China's relative silence on the crisis in Iraq is in keeping with its low-profile foreign policy. Next week Jiang Zemin is expected formally to cede the presidency to Hu Juntao, while holding on to the chairmanship of the state military affairs committee. Mr Jiang will thus retain a firm grip on external relations. But the retirement of Qian Qichen, the chief architect of foreign policy for the last 15 years, and the possible appointment of Li Zhaoxing as foreign minister, have raised a question few in China seem willing to answer: will the policy change?

This question may strike many in Beijing as absurd. Keeping a low international profile, maintaining a stable relationship with the US and capitalising on globalisation to spur economic growth have served the country well. Why change?

Indeed, few would dispute that, on balance, Beijing's foreign policy has demonstrated increasing maturity and sophistication. Yet, China's handling of the crises in Iraq and North Korea also shows the risks and costs of passivity. It is time the leadership re-evaluated the geopolitical assumptions underlying Chinese foreign policy.

In the crises in Iraq and North Korea, the desire to keep a low profile has led China to adopt a more ambiguous stance and lose whatever influence it may have had in shaping their resolution. Unlike Russia, which has taken a more proactive approach, China has been missing in action. Its position on the use of force against Iraq is unclear. Its declared goal of keeping nuclear weapons out of the Korean peninsula has not been accompanied by visible diplomatic measures.

Inaction becomes harder to defend when one considers what is at stake for China. Its immediate economic interests in Iraq are modest. But because of its growing dependence on Middle Eastern oil, which accounts for 60 per cent of imports, it may better serve its interests by getting more actively involved and taking a clear stand. Quiescence risks marginalisation.

In dealing with an unfolding nuclear confrontation in North Korea, Beijing's inaction has disappointed its friends and irked Washington. Although it does not have to toe the US line toward Pyongyang, China needs to come up with an alternative to Washington's policy of no negotiation. If it allows the crisis to spiral out of control, it could be dragged into a nuclear maelstrom with devastating consequences for peace and prosperity in the region.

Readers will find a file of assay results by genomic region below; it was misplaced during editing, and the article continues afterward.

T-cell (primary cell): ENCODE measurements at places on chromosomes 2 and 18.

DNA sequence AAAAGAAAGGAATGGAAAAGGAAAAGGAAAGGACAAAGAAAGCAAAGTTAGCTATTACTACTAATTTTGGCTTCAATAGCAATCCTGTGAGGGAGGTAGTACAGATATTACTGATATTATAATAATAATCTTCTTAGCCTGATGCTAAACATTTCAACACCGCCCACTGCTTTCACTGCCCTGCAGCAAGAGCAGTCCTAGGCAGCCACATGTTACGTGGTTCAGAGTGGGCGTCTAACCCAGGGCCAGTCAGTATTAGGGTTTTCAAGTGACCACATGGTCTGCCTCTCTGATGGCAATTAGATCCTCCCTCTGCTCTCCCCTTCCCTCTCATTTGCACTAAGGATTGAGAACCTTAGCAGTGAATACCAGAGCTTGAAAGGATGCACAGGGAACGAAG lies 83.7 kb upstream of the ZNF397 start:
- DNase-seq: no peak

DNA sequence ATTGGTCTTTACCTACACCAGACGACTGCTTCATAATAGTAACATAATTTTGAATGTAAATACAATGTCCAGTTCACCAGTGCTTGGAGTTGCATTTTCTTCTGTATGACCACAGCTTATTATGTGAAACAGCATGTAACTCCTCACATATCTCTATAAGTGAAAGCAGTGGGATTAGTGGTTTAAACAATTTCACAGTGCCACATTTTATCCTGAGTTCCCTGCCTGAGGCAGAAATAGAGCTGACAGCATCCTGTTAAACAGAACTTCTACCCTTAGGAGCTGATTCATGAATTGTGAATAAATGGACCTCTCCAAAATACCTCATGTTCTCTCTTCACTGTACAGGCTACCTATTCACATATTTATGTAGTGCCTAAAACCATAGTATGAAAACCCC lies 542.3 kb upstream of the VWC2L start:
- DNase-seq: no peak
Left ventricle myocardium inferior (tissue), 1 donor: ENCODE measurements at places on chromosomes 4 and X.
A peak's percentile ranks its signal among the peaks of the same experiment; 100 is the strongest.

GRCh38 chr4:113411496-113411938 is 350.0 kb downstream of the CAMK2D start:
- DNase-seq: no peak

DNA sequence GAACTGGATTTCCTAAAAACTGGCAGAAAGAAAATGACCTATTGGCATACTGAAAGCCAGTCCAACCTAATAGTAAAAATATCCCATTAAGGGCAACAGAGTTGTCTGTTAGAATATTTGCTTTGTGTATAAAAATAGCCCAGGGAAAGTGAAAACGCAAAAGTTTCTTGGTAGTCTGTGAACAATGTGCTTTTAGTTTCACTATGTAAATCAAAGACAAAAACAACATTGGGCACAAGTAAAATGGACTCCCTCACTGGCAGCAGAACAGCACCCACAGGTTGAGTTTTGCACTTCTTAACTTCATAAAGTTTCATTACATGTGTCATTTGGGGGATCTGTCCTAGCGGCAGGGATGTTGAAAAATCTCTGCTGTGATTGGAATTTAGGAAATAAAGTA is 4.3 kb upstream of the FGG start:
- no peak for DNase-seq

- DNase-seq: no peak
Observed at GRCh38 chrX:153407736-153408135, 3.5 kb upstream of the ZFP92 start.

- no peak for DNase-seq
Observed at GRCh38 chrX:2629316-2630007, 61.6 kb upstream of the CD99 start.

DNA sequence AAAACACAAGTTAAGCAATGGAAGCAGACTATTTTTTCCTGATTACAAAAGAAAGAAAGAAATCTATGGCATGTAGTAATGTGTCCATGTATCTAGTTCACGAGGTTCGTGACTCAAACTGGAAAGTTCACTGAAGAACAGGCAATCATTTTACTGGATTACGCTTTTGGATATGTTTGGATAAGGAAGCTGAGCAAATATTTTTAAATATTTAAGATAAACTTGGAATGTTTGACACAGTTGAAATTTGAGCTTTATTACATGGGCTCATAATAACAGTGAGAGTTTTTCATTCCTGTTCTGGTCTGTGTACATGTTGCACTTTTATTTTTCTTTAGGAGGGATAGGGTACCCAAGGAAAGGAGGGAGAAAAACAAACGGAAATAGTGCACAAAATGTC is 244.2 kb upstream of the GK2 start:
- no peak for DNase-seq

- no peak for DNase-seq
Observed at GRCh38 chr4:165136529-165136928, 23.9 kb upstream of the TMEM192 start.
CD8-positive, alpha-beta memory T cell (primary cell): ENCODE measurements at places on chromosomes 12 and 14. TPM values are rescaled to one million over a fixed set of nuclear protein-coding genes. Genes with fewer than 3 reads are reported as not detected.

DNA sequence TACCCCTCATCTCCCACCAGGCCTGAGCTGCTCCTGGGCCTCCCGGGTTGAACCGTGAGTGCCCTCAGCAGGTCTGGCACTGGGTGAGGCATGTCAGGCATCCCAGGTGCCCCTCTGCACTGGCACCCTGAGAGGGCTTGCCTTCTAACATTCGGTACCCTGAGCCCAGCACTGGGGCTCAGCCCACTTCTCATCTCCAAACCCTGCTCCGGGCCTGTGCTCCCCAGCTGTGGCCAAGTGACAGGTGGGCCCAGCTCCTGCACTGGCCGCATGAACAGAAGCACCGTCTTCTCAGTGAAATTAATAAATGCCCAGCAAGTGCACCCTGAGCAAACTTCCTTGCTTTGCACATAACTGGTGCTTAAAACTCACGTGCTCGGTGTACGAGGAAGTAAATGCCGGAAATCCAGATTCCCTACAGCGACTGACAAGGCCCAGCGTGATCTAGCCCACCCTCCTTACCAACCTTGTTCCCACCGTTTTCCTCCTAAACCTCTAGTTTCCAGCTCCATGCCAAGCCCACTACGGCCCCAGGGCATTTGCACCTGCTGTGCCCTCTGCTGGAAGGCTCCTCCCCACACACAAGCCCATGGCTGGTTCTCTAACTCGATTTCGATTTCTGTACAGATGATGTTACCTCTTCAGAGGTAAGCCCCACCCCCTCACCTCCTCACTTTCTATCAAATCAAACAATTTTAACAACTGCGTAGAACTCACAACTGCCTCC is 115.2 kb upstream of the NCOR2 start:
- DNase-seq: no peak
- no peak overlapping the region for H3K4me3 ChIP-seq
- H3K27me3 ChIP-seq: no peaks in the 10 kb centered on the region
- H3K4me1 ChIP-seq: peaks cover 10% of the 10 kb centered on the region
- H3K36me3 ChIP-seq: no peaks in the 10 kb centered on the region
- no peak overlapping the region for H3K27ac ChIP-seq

In a world where the threats from rogue states and international terrorism are at least as dangerous as rivalry among major powers, Beijing can better defend its interests by modifying its diplomatic strategy. While it should continue a policy of co-operation with the US, it must use its growing influence to assume a more active role in the international community. This may require Beijing to break some old habits, such as its aversion to substantial participation in peacekeeping missions, reluctance to increase its financial contributions to the United Nations, and abdication of any leadership role in multilateral organisations.

Chinese leadership will be necessary above all in reshaping its own volatile neighbourhood. To be sure, its initiative to establish a free-trade zone with the Association of South East Asian Nations is a good start. But Beijing can do much more to allay the fears of its neighbours about China's growing power. This may require it to adopt a new two-pronged regional strategy.

First, China should use its clout to push for regional integration and co-operation. On the top of this agenda should be expanded regional free trade. Despite Tokyo's lukewarm response to Beijing's proposal for a Japan-China-Asean free trade agreement, China should continue to push this initiative.

Second, Beijing needs to mend its frayed ties with Tokyo, where sinophobia is at a feverish level. To reassure Japan, China must be more transparent about its military modernisation, stop using Japan's war guilt as a diplomatic tool, and start treating it as a full co-equal partner in maintaining peace and prosperity in East Asia. A genuine Sino-Japanese reconciliation is the requisite for regional collective security.

No doubt, this may seem an ambitious agenda for China's new foreign policy team. It also goes against ingrained thinking in Beijing's diplomatic strategy. But if Chinese leaders do not seize the current opportunity to reshape their regional environment, others will do it for them - and not necessarily to their liking.

Originally published in the Financial Times.